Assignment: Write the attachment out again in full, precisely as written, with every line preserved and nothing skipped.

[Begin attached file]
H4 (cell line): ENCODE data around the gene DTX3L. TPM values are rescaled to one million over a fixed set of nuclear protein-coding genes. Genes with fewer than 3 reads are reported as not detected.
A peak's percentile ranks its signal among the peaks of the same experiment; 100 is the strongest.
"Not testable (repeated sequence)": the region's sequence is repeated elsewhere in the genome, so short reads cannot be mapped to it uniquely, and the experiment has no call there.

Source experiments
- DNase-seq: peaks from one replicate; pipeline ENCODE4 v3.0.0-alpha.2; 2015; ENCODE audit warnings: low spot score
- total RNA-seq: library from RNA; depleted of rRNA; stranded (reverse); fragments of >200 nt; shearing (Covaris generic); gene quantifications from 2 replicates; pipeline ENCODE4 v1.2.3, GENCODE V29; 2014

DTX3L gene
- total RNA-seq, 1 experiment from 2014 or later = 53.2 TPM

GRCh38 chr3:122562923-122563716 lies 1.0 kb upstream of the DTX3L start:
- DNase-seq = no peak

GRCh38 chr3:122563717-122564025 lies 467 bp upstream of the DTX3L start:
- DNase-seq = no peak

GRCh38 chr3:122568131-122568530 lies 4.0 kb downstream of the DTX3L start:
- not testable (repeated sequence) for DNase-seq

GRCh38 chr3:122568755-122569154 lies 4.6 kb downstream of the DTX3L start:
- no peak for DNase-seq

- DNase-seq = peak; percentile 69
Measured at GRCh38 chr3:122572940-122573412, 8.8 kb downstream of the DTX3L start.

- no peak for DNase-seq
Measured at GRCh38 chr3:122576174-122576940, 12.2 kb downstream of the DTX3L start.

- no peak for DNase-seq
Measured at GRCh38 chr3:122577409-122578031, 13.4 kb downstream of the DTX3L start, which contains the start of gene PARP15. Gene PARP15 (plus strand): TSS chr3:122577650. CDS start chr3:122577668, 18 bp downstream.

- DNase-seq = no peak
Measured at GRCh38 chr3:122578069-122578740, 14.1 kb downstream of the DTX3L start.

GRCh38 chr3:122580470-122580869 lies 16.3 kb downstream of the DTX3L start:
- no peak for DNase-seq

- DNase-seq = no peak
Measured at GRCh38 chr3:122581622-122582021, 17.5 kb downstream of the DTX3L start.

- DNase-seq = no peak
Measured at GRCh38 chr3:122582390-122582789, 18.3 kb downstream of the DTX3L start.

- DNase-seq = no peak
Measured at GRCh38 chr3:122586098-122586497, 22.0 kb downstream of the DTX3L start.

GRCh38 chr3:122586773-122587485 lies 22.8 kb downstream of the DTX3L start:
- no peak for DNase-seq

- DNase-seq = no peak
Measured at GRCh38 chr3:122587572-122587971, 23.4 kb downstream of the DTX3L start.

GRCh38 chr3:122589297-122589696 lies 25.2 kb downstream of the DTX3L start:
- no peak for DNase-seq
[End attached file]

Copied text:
H4 (cell line): ENCODE data around the gene DTX3L. TPM values are rescaled to one million over a fixed set of nuclear protein-coding genes. Genes with fewer than 3 reads are reported as not detected.
A peak's percentile ranks its signal among the peaks of the same experiment; 100 is the strongest.
"Not testable (repeated sequence)": the region's sequence is repeated elsewhere in the genome, so short reads cannot be mapped to it uniquely, and the experiment has no call there.

Source experiments
- DNase-seq: peaks from one replicate; pipeline ENCODE4 v3.0.0-alpha.2; 2015; ENCODE audit warnings: low spot score
- total RNA-seq: library from RNA; depleted of rRNA; stranded (reverse); fragments of >200 nt; shearing (Covaris generic); gene quantifications from 2 replicates; pipeline ENCODE4 v1.2.3, GENCODE V29; 2014

DTX3L gene
- total RNA-seq, 1 experiment from 2014 or later = 53.2 TPM

GRCh38 chr3:122562923-122563716 lies 1.0 kb upstream of the DTX3L start:
- DNase-seq = no peak

GRCh38 chr3:122563717-122564025 lies 467 bp upstream of the DTX3L start:
- DNase-seq = no peak

GRCh38 chr3:122568131-122568530 lies 4.0 kb downstream of the DTX3L start:
- not testable (repeated sequence) for DNase-seq

GRCh38 chr3:122568755-122569154 lies 4.6 kb downstream of the DTX3L start:
- no peak for DNase-seq

- DNase-seq = peak; percentile 69
Measured at GRCh38 chr3:122572940-122573412, 8.8 kb downstream of the DTX3L start.

- no peak for DNase-seq
Measured at GRCh38 chr3:122576174-122576940, 12.2 kb downstream of the DTX3L start.

- no peak for DNase-seq
Measured at GRCh38 chr3:122577409-122578031, 13.4 kb downstream of the DTX3L start, which contains the start of gene PARP15. Gene PARP15 (plus strand): TSS chr3:122577650. CDS start chr3:122577668, 18 bp downstream.

- DNase-seq = no peak
Measured at GRCh38 chr3:122578069-122578740, 14.1 kb downstream of the DTX3L start.

GRCh38 chr3:122580470-122580869 lies 16.3 kb downstream of the DTX3L start:
- no peak for DNase-seq

- DNase-seq = no peak
Measured at GRCh38 chr3:122581622-122582021, 17.5 kb downstream of the DTX3L start.

- DNase-seq = no peak
Measured at GRCh38 chr3:122582390-122582789, 18.3 kb downstream of the DTX3L start.

- DNase-seq = no peak
Measured at GRCh38 chr3:122586098-122586497, 22.0 kb downstream of the DTX3L start.

GRCh38 chr3:122586773-122587485 lies 22.8 kb downstream of the DTX3L start:
- no peak for DNase-seq

- DNase-seq = no peak
Measured at GRCh38 chr3:122587572-122587971, 23.4 kb downstream of the DTX3L start.

GRCh38 chr3:122589297-122589696 lies 25.2 kb downstream of the DTX3L start:
- no peak for DNase-seq